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No longer can Acts be seen as a simple apologia that articulates Christianity's harmlessness vis-à-vis Rome. Rather, in its attempt to form communities that witness to God's apocalypse, author Kavin Rowe argues that Luke's second volume is a highly charged and theologically sophisticated political document. Luke aims at nothing less than the construction of a new culture - a total pattern of life - that inherently runs counter to the constitutive aspects of Graeco-Roman society.
For almost 300 years, the dominant trend in New Testament interpretation has been to read the Acts of the Apostles as a document that argues for the political possibility of harmonious co-existence between 'Rome' and the early Christian movement. Kavin Rowe argues that the time is long overdue for a sophisticated, critically constructive reappraisal. "A brilliant piece of work by a young scholar of considerable promise." --First Things "This well-written, well-argued book is a must read for New Testament scholars." -- Review of Biblical Literature "This sophisticated argument offers a comprehensive vision of Acts and deserves a wide readership." -- Religious Studies Review "There is so much happening in these pages that a slow and careful read will provoke sustained thoughts on a variety of subjects of ecclesial interest ranging from Christianity and culture to issues of tolerance and political theology." -- Themelios
In this groundbreaking, cross-disciplinary work of philosophy and biblical studies, New Testament scholar C. Kavin Rowe explores the promise and problems inherent in engaging rival philosophical claims to what is true. Juxtaposing the Roman Stoics Seneca, Epictetus, and Marcus Aurelius with the Christian saints Paul, Luke, and Justin Martyr, and incorporating the contemporary views of Jeffrey Stout, Alasdair McIntyre, Charles Taylor, Martha Nussbaum, Pierre Hadot, and others, the author suggests that in a world of religious pluralism there is negligible gain in sampling from separate belief systems. This thought-provoking volume reconceives the relationship between ancient philosophy and emergent Christianity as a rivalry between strong traditions of life and offers powerful arguments for the exclusive commitment to a community of belief and a particular form of philosophical life as the path to existential truth.
Luke alone among the Gospel authors uses kyrios (Lord) programmatically and expansively to narrate the identity of Jesus. This study is the first comprehensive analysis of Luke’s unique and complex use of kyrios in the whole of his Gospel. Detailed attention to Luke’s narrative artistry and his use of Mark demonstrates that Luke has a nuanced and sophisticated christology centered on Jesus’ identity as Lord.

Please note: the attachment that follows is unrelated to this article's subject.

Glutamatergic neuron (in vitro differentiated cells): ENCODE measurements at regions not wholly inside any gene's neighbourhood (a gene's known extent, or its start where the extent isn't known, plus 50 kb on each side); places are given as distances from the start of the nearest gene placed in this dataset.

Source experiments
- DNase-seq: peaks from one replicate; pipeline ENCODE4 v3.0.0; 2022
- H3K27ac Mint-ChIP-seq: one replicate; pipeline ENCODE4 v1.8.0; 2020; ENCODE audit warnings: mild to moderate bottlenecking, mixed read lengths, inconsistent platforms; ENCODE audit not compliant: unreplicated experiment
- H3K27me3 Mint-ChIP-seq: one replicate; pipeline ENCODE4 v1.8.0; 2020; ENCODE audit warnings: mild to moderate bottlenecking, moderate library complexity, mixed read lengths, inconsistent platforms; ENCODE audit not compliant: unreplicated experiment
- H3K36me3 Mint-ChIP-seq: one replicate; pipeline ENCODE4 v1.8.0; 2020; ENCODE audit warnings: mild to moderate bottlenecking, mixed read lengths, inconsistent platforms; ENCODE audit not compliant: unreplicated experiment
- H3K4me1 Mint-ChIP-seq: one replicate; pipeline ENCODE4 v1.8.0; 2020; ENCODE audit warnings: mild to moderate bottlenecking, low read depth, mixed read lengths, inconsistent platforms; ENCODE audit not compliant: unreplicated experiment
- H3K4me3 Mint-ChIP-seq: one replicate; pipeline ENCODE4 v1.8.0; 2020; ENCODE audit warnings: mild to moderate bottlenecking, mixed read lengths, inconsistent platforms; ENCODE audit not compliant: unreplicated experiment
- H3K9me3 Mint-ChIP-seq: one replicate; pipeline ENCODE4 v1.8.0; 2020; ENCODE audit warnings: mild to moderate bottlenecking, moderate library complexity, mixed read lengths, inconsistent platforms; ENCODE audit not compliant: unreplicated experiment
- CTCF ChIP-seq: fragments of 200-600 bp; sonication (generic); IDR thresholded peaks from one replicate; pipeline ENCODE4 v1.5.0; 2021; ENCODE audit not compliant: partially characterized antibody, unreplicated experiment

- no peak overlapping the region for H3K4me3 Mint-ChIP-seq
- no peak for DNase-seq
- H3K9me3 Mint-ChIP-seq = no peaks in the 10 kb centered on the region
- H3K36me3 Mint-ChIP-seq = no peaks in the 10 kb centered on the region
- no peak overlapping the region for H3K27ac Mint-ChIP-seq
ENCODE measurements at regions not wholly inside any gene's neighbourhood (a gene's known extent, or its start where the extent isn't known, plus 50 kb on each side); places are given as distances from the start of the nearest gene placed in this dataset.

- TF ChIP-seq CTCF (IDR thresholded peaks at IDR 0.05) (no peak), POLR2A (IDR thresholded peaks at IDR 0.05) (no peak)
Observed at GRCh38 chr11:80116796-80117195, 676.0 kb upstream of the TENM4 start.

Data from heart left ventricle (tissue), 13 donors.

The unity of the Gospel of Luke and the Acts of the Apostles remains a contested subject in contemporary New Testament studies. Editors Andrew F. Gregory and C. Kavin Rowe--both accomplished voices in the ongoing dialogue about Luke-Acts--are joined by an international cast of scholars to challenge deeply imbedded assumptions central to this debate, to propel the discussion forward in substantive new ways, and to illustrate the importance of relating the exegesis of these texts to the history of their reception. The contributors survey the terrain employing the techniques of historical, hermeneutic, and literary criticism and innovative reception-history research to map the overarching interpretive questions currently facing scholars and students of Lukan studies and to locate opportunities for additional research on these ancient documents. Rethinking the Unity and Reception of Luke and Acts begins from the viewpoint that scholarly consensus on the single authorship of Luke and Acts is not in itself evidence that the books are two volumes in a single work or that they are intended to be read and understood in tandem. Viewing the books as discrete but interrelated narratives invites discussion by the contributors who examine historical evidence pointing toward a new understanding of how these texts were received and read prior to being entered into the biblical canon. Essays also explore the theological implications to be discerned from the canonical placement and perceived function of the books, and the ways in which Acts can be read as a sequel to all four gospels and as an introduction to Pauline and Catholic epistles. Gregory, Rowe, and their contributors bring together the best examples of contemporary thinking on the Luke-Acts debate to articulate fully and concisely the challenges in reading the foundational unity of the two Lukan works against the divergent viewpoints found in their reception history. In short, the contributors raise provocative and searching questions both about how Luke and Acts were read before they were included in the canon and how they should be read today. The resulting volume is an exemplar in the methodological usefulness of reception history as an avenue to fresh insights into historical interpretation of the New Testament texts.
Answers to the usual introductory questions do not yield sufficient harvest to enable an intelligent reading of Acts. The approach of "Reading Acts" is to ask how ancient Mediterranean auditors would have heard Acts when it was read in their presence. To be successful Talbert divides this approach into two parts- how Acts would have been heard in its precanonical context and in its canonical context.
A distinguished group of scholars here provides a comprehensive survey of the theology of the early church as it is presented by the author of Acts. The twenty-five articles show the current state of scholarship and the main themes of theology in Acts.

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